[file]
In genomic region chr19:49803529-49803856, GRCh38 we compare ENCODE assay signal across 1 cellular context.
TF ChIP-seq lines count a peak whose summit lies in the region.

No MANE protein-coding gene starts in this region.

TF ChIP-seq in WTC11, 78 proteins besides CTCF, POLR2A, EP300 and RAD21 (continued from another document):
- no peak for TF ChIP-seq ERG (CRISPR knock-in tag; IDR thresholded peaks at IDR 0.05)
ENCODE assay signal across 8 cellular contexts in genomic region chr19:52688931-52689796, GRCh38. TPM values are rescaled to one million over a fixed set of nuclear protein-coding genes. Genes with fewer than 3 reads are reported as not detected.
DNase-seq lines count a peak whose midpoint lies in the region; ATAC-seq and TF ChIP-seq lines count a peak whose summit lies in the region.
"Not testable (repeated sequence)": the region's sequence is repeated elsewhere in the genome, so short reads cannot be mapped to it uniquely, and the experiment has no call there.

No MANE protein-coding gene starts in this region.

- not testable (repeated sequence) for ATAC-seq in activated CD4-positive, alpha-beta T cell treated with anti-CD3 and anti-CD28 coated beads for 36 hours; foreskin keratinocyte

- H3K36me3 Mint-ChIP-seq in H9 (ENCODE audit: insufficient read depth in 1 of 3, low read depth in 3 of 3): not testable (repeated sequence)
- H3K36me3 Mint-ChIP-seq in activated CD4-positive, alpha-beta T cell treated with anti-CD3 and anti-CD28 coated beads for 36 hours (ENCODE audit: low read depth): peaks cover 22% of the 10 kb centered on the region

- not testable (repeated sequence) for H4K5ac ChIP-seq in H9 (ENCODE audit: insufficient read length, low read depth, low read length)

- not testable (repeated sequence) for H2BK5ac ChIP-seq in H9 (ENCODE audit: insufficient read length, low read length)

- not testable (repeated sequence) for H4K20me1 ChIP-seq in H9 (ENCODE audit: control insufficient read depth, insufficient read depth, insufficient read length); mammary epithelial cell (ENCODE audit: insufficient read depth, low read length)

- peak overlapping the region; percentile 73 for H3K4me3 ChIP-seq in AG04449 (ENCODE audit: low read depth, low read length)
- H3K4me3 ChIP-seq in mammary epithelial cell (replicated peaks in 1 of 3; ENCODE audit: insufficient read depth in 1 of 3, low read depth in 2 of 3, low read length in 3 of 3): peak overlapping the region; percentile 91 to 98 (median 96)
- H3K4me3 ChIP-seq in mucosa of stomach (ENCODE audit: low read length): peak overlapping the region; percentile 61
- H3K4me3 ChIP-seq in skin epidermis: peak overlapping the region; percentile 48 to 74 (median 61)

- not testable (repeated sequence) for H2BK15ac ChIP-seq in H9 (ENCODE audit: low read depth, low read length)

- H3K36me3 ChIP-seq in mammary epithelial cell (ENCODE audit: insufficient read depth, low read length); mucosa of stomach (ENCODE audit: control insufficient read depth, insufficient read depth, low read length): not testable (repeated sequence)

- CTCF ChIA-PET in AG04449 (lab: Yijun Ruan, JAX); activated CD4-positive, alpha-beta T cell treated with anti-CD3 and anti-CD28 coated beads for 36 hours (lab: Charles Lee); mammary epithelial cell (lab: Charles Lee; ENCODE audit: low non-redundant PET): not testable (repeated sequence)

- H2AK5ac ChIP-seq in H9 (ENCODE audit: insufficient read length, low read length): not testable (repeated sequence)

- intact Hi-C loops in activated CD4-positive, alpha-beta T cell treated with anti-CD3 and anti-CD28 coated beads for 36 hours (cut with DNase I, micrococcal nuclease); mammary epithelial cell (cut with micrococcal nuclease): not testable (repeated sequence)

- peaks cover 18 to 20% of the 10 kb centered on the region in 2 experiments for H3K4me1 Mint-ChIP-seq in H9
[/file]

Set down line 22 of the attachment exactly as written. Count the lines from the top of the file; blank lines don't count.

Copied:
- CTCF ChIA-PET in AG04449 (lab: Yijun Ruan, JAX); activated CD4-positive, alpha-beta T cell treated with anti-CD3 and anti-CD28 coated beads for 36 hours (lab: Charles Lee); mammary epithelial cell (lab: Charles Lee; ENCODE audit: low non-redundant PET): not testable (repeated sequence)